“Nurses Plan Walkout at St. Luke’s-Roosevelt.” By Nina Bernstein. New York Times. December 22, 2011. Nurses at St. Luke’s-Roosevelt Hospital will go on strike on Jan. 3 unless last-ditch negotiations succeed in bridging a divide over wages, according to leaders in the New York State Nurses Association, which issued a 10-day strike warning early Thursday on behalf of 1,300 registered nurses at the hospital. Intense labor negotiations continued until 4 a.m., with some progress but no settlement, said Betty Ann Lynch, a veteran nurse and union negotiator, who added that the talks with management are to resume on Monday. “We’re very, very close,” Ms. Lynch said. “I want to avoid a strike.” While recent nurses’ strikes in California were for 24 hours, the nurses at St. Luke’s will keep other options open, the union said. In a memorandum issued late Thursday, Stanley Brezenoff, the chief executive of Continuum Health Partners, which includes St. Luke’s-Roosevelt, called the action “most distressing.” While expressing hope that a resolution could still be reached, he vowed to operate the hospital at full capacity with replacement nurses in the event of a strike. And he warned, “We may, unfortunately, be unable to reinstate striking nurses as soon as they wish, since the contractual commitment required” may make that impossible.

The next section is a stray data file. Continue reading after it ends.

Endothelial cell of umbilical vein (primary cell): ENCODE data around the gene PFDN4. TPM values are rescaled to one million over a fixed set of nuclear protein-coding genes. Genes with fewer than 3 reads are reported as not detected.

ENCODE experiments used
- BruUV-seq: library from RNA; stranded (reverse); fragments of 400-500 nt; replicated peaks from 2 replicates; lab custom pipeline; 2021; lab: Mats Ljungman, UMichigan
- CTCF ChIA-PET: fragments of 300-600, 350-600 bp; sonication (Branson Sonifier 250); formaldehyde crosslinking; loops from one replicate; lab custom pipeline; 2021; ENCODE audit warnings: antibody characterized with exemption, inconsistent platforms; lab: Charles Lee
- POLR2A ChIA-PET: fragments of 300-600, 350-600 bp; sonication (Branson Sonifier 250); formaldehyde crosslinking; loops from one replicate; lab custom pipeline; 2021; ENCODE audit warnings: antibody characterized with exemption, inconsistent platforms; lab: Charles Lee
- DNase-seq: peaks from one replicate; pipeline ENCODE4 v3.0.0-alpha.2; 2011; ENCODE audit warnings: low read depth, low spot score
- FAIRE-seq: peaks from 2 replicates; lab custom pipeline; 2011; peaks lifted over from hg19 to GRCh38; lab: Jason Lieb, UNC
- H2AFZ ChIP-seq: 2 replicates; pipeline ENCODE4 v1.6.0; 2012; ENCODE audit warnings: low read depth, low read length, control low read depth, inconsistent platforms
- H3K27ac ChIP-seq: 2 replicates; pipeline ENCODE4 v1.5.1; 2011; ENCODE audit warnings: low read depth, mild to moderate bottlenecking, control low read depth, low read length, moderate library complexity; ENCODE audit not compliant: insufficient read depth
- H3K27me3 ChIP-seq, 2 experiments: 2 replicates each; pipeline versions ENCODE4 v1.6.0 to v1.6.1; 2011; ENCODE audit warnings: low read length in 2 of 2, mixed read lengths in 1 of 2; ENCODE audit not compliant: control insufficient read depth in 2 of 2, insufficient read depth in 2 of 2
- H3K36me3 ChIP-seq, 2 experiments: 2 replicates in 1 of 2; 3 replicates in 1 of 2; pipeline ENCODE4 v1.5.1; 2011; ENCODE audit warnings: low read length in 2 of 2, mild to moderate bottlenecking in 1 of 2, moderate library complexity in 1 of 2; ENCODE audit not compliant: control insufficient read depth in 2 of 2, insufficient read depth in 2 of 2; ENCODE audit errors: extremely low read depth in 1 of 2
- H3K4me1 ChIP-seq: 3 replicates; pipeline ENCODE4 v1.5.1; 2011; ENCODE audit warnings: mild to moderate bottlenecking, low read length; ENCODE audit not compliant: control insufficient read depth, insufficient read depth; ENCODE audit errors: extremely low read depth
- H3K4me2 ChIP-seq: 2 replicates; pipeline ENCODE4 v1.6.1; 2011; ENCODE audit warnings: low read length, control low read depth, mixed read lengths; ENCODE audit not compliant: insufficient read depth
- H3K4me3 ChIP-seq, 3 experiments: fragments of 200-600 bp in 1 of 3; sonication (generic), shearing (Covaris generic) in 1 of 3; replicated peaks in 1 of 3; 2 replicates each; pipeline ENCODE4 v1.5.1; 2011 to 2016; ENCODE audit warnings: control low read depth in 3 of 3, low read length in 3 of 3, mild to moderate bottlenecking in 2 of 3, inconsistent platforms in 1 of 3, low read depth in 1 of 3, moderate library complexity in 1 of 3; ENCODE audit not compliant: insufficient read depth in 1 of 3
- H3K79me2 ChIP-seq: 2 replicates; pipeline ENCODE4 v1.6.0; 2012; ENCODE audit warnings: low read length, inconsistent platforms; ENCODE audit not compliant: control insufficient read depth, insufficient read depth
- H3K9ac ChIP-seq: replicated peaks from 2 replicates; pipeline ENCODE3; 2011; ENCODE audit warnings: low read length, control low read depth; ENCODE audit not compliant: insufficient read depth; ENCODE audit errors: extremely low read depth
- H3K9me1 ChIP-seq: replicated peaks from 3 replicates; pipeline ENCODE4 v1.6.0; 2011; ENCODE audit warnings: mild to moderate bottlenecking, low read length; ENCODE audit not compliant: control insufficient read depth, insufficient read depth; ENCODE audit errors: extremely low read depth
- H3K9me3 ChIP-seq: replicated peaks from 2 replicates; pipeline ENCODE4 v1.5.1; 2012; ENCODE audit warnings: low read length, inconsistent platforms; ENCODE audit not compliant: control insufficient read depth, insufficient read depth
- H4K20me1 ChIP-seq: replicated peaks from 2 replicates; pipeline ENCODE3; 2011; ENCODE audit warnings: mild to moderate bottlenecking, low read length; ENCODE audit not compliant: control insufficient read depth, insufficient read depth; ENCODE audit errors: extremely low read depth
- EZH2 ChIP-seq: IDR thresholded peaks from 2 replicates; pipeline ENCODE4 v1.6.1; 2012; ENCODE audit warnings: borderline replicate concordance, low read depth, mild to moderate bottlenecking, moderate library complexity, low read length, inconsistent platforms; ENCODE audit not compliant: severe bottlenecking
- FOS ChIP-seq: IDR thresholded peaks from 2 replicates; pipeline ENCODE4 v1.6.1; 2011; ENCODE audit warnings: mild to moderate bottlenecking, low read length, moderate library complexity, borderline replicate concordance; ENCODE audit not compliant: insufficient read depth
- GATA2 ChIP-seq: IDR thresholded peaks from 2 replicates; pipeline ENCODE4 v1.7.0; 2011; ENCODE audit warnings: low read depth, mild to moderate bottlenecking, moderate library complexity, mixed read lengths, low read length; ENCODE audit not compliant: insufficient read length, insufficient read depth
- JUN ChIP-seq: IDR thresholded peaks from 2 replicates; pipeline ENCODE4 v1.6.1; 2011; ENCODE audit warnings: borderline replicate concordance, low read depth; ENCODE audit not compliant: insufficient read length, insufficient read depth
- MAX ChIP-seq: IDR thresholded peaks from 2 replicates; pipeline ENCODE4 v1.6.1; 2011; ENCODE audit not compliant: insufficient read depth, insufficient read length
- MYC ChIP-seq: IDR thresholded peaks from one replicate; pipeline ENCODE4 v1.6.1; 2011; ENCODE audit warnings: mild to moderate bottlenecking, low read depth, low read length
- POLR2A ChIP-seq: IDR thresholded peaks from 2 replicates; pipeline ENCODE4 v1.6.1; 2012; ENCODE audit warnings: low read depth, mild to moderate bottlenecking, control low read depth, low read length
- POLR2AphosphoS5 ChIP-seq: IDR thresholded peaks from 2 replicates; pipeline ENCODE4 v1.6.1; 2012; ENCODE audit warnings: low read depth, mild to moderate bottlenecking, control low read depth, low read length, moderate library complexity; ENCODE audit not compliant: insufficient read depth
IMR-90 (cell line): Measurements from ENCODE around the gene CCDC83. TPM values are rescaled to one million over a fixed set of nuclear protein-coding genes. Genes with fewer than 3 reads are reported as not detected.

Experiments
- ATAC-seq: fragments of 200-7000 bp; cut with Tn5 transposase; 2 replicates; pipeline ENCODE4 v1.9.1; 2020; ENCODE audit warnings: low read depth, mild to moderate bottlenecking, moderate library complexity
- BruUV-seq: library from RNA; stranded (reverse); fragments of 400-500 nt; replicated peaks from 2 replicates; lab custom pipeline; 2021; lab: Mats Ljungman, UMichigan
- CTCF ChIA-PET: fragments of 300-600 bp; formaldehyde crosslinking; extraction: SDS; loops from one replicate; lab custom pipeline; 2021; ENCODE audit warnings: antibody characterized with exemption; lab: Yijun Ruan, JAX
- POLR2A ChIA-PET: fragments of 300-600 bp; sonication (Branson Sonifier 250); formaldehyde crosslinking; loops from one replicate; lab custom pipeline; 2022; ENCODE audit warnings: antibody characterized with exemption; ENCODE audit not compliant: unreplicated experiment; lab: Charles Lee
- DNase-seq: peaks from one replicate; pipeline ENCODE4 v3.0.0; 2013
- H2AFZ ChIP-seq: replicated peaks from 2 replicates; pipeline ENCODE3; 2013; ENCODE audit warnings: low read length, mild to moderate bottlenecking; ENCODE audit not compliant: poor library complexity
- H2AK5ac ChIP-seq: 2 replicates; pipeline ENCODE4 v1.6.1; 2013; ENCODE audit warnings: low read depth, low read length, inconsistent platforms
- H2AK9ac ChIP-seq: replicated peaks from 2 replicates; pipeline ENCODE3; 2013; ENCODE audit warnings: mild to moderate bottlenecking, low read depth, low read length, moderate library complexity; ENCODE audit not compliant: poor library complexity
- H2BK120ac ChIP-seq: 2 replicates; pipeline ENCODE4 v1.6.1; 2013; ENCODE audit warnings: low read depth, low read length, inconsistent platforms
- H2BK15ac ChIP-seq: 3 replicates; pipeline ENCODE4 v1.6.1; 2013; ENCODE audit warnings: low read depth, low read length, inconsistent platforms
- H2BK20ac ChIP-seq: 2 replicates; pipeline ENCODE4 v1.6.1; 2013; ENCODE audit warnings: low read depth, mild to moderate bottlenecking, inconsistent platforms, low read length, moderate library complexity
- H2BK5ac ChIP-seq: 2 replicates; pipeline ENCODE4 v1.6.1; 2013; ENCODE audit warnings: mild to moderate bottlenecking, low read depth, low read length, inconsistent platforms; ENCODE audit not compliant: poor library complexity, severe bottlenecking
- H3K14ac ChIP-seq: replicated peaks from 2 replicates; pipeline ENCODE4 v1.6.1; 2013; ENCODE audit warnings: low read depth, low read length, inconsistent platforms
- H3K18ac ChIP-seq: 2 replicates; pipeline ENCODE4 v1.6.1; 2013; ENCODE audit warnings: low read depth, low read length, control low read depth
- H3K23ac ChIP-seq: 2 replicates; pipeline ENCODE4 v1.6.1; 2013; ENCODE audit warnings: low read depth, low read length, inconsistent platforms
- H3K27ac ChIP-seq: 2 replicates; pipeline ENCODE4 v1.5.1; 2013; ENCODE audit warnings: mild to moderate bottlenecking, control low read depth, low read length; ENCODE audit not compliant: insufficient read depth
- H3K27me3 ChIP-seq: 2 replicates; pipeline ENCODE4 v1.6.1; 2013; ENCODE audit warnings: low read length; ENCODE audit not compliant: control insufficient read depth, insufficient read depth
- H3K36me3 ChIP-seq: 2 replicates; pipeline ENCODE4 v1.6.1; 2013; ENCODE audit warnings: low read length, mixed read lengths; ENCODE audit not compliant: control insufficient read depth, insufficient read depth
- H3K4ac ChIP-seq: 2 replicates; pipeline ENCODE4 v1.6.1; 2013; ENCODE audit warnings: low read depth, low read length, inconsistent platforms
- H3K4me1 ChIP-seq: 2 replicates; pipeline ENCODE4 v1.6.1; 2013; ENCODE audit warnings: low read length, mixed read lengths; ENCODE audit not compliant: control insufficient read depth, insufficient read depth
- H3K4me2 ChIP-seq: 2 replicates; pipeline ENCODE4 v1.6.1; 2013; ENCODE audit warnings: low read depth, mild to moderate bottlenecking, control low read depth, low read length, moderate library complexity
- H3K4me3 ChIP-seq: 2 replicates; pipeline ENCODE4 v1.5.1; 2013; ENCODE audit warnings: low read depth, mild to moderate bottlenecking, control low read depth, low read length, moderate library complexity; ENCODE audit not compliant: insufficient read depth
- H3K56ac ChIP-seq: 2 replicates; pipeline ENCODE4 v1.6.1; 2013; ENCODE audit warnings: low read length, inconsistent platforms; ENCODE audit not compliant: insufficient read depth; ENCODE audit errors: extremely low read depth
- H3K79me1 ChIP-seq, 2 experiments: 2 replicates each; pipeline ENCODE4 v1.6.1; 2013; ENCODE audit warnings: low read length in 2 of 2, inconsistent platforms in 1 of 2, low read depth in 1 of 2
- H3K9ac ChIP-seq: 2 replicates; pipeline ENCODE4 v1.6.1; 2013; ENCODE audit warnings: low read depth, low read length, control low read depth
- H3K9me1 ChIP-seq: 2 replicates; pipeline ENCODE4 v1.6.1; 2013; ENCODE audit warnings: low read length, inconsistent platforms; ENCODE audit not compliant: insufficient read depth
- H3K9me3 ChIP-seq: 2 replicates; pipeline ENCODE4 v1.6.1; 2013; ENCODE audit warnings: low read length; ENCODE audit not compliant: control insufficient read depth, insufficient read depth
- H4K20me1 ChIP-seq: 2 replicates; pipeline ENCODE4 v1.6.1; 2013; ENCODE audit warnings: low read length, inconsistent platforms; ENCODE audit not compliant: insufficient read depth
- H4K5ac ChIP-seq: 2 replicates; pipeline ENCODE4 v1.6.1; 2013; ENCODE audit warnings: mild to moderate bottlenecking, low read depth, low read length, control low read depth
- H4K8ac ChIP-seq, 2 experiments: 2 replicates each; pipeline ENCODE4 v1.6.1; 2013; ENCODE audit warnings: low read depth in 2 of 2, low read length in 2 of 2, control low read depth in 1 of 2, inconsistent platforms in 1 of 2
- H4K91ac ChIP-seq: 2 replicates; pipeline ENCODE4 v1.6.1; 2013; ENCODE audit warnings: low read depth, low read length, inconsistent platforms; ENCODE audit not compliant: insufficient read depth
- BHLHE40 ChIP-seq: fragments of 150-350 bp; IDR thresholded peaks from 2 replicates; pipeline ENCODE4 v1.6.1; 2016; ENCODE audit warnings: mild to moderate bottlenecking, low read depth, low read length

“Nurses stage 1-day strike at 2 Long Beach hospitals; Hundreds of nurses picket Long Beach Memorial Medical Center and Miller Children’s Hospital over failed contract talks and staffing issues.” By Ruben Vives. Los Angeles Times. December 23, 2011. Hundreds of nurses from Long Beach Memorial Medical Center and Miller Children’s Hospital staged a one-day strike Thursday over failed contract negotiations and staffing issues. Equipped with bullhorns and whistles, the nurses stood by the main entrance of the hospitals on Patterson Street and Atlantic Avenue. Many waved picket signs that read: “If nurses are outside, something’s wrong inside” and “Safe staffing at all times.” Amid the yelling and cheering for every car horn honk they got, the nurses sang out chants. The California Nurses Assn. has been working without a contract since Sept. 30 and has been at odds with hospital management over staffing conditions and rising costs of healthcare premiums. Union President DeAnn McEwen said most nurses are unable to take breaks or lunches and some nurses are forced to cover for one another by doubling patients. She said the hospitals also want to eliminate a 5% cap on healthcare premiums. Additionally, she said, the union wants the hospitals to create a patient lift policy — teams that lift and move patients out of beds — to prevent work injuries. Next year a state law will require that such teams be put in place at hospitals, union and hospital officials say. “This hospital is extremely profitable and they’re engaging in Wall Street-style gambling with the lives of patients and nurses,” McEwen said.